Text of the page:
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28 Powerful Women Share Their Best Advice

Coco Chanel once said, “A girl should be two things: classy and fabulous.” This piece of advice from one of the world’s most famous fashion designers (among other tidbits) is as inspirational today as it was when she launched her first perfume in the 1920s.

Recently, when groundbreaking Cosmopolitan magazine editor Helen Gurley Brown passed away at age 90, it was clear her legacy would live on in her many pieces of printed advice. Among her controversial admonitions? “Marriage is insurance for the worst years of your life. Save the ‘best’ for when you're single.”

While Chanel and Brown were pioneering career women in their day, now there's no shortage of inspirational females at the top of their fields—and there's plenty they can teach us. Whether they’ve spent years climbing the corporate ladder, helming a major fashion house or magazine, or building a billion-dollar brand, these powerful 28 women learned the ropes of their chosen profession, raised families, and mastered the art of balance. Here's the best advice you can take from them.

Sheryl Sandberg

Chief Operating Officer of Facebook; 10th Most Powerful Woman in the World (Forbes); age 42

"I've cried at work. I've told people I've cried at work. And it's been reported in the press that 'Sheryl Sandberg cried on Mark Zuckerberg's shoulder,' which is not exactly what happened. I talk about my hopes and fears and ask people about theirs. I try to be myself—honest about my strengths and weaknesses—and I encourage others to do the same. It is all professional and it is all personal, all at the very same time."

Helen Gurley Brown

American Author, Publisher, and Businesswoman, and Editor-in-Chief of Cosmopolitan magazine for 32 years

"Cosmo was all about getting somewhere from nowhere. If you could start as un-prepossessing, nothingburger, mouseburger, as me and get along just by doing the best you could, then wasn't that a good idea to try?"

Ellen Alemany

Chairman and CEO of RBS Citizens Financial Group; Head of RBS Americas; age 56

"I know many women just like me who have high-stress jobs that include lots of travel. I have always found it important to take time for yourself to relax and stay fit. My favorite stress reliever is to take a long, brisk morning walk through the neighborhood with my dog, Pablo. It's enjoyable and a good workout."

Heather Thomson

President and Founder of Yummie Tummie; Star of Bravo’s Real Housewives of NYC; age 42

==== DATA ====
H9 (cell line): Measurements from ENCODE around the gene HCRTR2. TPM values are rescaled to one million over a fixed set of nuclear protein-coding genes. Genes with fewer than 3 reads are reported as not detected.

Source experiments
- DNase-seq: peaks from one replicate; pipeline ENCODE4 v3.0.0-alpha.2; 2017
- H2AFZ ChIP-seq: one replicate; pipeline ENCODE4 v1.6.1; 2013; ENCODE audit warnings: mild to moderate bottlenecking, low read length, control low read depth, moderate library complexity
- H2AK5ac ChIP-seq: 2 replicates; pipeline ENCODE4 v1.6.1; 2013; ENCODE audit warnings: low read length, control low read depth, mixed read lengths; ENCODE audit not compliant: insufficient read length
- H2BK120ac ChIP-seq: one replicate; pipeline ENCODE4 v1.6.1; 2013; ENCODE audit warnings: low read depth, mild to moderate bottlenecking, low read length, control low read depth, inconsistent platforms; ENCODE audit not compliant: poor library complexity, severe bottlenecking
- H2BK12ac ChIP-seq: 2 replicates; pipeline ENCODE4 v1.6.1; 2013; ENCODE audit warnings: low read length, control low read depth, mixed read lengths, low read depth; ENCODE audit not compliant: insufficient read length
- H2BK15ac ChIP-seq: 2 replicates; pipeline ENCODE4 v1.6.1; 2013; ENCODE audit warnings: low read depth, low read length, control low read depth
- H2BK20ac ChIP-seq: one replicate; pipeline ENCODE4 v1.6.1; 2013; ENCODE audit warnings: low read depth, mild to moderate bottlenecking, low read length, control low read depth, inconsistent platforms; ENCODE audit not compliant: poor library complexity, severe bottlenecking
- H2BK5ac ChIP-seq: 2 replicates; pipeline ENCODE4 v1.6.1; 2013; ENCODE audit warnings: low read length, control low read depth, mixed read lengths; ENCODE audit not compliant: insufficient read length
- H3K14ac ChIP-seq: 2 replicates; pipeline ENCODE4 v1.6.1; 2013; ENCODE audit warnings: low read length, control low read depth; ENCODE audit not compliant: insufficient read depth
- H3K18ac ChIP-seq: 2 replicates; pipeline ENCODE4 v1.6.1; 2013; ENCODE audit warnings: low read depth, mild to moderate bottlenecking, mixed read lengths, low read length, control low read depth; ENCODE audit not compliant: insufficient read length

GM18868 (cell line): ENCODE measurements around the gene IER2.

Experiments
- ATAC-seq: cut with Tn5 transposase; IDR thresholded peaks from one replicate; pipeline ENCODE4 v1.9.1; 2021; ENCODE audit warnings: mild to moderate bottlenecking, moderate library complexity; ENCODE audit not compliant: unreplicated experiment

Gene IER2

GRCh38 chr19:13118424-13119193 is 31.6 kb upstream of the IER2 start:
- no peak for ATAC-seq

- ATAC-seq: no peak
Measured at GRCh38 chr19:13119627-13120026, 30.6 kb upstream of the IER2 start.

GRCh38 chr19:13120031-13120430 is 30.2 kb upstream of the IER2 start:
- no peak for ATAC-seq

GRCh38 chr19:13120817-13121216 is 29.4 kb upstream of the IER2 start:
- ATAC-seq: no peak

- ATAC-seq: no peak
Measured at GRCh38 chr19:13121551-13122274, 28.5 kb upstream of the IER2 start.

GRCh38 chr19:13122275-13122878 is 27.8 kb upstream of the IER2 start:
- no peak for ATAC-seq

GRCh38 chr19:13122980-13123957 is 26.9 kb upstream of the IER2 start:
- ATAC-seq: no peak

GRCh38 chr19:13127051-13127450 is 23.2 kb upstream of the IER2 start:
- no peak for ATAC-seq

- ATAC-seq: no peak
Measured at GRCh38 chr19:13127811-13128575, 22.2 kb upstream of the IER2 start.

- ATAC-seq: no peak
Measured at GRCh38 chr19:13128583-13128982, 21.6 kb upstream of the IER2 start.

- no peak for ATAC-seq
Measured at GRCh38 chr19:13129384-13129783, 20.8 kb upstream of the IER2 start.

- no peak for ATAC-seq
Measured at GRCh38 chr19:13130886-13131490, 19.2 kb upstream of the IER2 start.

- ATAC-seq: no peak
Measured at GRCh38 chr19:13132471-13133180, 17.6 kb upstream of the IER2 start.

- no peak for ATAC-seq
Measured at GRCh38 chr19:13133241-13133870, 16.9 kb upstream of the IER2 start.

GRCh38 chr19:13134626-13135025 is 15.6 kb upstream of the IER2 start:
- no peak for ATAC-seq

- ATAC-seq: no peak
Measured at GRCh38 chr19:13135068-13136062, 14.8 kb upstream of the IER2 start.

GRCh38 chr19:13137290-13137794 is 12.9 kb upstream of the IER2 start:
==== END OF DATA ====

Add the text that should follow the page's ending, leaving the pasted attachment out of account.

"Embrace your flaws as much as your features. You are a full package and no one sees just one part. At the end of the day, if you can't love what you consider to be your flaws, then you have to make an effort to change them."

Cindy Barshop

Founder and Owner of Completely Bare Hi Tech Spa; age 47

"Strive to be the best you can be. If you participate in a charity, then don't just donate. Get involved and spend time with those who need it most. Internal motivation is key, because if you're not pushing yourself, who will? Also, embrace change. Most fear it, but it's a beautiful thing. When I was working at IBM in my early 20s, I was making great money and exceeding all my sales goals. But I had a gut feeling that I could do so much more and provide a service to change women's lives. With big risks come greater rewards and the chance to make a difference."

Alexandra Lebenthal

President and CEO of Lebenthal & Company; age 48

"Ask and she shall receive! Women often find it hard to ask for things, whether it's a business opportunity or a salary raise. We simply expect others to recognize our value and hard work. Asking for what you want in a gracious, thoughtful way often results in getting what you want, so put your fears aside and ask for what you want. You might just get it!"

Mary Kinney

Executive Vice President and COO of Ginnie Mae (Government National Mortgage Association); age 59

"The wisest advice I ever got was to build my career on what I want, not what others want for me. This means acknowledging that while you may not be the best at something, you can still reach your goals if you possess the passion and drive. That also means taking care of yourself. Exercising and maintaining a healthy diet are essential to helping manage the stresses of a high-profile position."

Patti Stanger